July 16, 2018
At a Glance
Communities across the US are working to rebuild their economies and seeing signs of success, but persistent challenges remain. These reports on the New Skills at Work initiative offer specific steps to develop career pathways systems.
Reports developed by Jobs for the Future for JPMorgan Chase & Co.
Communities across the United States are working to rebuild their economies and seeing signs of success, but persistent challenges remain. Millions of Americans remain unemployed, while employers in key sectors can’t find workers with the skills they need. Helping people develop the skills to start family-supporting careers in high-demand industries is the key both to individual financial security and regional economic strength.
The $250 million New Skills at Work initiative, created and funded by JPMorgan Chase & Co., is a five-year effort to help metro regions build workforce training systems that better align with the needs of local employers and job seekers. As a national partner, Jobs for the Future is developing a series of reports examining the labor market in nine U.S. cities and providing data-driven solutions to help prepare youth and adults for careers in high-demand, middle-skill occupations.
These reports offer specific steps that regional policymakers, community colleges, training providers, and employers can take to develop a demand-driven system of career pathways that will fill these critical middle-skill jobs, strengthen economies, and increase economic mobility for local residents.
Los Angeles Skills Gap
The Los Angeles report focuses on the health care and global trade & logistics sectors.
San Francisco Skills Gap
This report reveals that the San Francisco Bay Area has rebounded from the recession with robust job growth and low unemployment, a highly educated workforce and thriving large employers.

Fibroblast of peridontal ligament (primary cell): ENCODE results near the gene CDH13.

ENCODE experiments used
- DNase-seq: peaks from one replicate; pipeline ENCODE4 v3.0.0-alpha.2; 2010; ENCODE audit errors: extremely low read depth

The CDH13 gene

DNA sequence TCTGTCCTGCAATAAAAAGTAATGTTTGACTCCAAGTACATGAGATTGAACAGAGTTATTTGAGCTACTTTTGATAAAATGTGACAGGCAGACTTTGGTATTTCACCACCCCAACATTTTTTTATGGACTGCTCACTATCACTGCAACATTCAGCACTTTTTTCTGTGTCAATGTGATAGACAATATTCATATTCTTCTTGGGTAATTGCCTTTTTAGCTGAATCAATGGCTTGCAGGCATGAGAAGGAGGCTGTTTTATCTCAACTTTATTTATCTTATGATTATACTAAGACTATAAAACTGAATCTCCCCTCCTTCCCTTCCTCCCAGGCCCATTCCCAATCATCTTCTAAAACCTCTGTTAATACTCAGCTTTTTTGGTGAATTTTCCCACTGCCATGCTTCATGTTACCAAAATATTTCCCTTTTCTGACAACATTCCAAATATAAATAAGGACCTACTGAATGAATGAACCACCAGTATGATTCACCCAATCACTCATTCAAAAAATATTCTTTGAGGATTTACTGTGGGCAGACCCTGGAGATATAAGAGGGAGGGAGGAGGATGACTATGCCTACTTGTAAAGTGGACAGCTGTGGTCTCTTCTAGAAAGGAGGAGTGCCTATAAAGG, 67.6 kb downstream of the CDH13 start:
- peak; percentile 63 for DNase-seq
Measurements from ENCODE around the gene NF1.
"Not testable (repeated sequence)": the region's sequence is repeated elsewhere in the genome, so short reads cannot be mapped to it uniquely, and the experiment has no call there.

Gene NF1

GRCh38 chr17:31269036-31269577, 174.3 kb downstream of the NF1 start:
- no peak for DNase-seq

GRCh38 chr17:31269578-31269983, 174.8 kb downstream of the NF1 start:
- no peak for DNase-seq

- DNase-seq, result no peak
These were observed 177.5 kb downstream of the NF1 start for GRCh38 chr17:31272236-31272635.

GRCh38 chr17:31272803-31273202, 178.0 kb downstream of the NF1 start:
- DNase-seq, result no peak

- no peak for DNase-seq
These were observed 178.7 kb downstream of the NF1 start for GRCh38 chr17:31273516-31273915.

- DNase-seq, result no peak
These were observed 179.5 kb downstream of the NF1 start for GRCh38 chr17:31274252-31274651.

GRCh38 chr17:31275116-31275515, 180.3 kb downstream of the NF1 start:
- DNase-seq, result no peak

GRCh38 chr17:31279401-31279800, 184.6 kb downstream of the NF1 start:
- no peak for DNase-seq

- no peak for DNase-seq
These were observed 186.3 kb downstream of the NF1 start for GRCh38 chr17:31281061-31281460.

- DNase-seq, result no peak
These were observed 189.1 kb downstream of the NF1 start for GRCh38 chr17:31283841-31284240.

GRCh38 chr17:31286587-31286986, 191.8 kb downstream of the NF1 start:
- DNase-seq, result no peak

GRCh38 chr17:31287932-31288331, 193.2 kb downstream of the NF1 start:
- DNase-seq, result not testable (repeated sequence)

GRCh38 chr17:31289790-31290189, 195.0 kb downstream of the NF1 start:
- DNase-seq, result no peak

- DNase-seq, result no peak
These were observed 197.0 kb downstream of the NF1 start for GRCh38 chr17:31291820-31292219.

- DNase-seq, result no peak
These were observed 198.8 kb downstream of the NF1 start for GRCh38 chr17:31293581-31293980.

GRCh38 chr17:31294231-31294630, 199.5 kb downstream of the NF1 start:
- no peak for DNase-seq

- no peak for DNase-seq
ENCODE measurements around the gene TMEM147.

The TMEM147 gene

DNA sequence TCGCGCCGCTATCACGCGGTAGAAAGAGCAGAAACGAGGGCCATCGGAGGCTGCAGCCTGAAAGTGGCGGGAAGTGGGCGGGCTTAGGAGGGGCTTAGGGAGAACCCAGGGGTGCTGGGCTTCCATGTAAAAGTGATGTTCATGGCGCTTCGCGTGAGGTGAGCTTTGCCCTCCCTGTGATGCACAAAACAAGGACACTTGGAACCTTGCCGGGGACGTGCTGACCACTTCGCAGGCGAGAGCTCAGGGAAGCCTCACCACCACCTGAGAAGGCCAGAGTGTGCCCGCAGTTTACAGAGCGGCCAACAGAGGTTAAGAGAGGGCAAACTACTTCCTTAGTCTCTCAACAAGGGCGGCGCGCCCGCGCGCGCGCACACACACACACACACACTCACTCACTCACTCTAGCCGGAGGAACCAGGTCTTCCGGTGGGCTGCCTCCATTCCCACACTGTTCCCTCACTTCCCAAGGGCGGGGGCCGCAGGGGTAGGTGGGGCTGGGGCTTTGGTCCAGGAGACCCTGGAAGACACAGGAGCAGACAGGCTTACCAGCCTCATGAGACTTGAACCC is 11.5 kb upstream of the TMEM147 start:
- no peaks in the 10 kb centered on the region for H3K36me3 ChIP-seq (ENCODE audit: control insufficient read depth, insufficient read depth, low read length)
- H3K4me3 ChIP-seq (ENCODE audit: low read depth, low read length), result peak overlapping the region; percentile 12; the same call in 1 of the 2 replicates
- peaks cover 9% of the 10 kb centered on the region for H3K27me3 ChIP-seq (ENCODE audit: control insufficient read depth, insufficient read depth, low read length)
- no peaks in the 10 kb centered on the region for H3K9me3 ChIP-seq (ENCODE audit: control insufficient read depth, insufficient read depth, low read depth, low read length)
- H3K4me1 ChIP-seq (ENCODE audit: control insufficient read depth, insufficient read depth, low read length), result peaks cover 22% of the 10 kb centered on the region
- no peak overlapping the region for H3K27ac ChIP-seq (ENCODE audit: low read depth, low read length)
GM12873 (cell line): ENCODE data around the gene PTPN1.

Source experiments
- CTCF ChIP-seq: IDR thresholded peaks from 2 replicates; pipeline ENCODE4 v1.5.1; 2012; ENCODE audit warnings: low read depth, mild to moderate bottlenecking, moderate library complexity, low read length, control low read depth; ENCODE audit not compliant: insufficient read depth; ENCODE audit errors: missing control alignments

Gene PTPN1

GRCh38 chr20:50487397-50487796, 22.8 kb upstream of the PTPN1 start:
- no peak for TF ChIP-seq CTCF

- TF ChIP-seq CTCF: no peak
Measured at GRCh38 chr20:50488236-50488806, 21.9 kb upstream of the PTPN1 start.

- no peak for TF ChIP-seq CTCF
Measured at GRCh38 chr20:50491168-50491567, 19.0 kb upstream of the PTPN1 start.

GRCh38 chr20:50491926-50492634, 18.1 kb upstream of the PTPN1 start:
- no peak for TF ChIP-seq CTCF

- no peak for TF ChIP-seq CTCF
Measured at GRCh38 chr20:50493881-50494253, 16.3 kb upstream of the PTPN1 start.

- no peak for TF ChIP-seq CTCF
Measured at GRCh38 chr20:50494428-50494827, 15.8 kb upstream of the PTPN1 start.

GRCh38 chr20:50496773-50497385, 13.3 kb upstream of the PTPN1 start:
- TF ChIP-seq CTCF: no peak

Chicago Skills Gap
The Chicago metropolitan region’s economy is gaining momentum and is soon projected to recover all jobs lost over the previous decade. This report analyzes regional labor market information and finds that nearly 28,000 new well-paying middle-skill jobs are projected to open up in the Chicago region every year through 2019.
Detroit Skills Gap
The Detroit report reveals that, after suffering severe job losses from the decline of the auto industry and feeling the effects of the city’s bankruptcy, the regional economy is stabilizing and employment is growing again.
Columbus Skills Gap
The Columbus report focuses on the health care and insurance sectors.
Dallas Skills Gap
The Dallas report focuses on health care and information technology sectors.
Houston Skills Gap
The Houston report focuses on the petrochemical and commercial/industrial construction industries.
Miami Skills Gap
The Miami report focuses on increasing opportunities in the information technology and trade & logistics sectors
New York Skills Gap
The New York City report reveals the increasing opportunities for middle-skill jobseekers in the health care and technology sectors.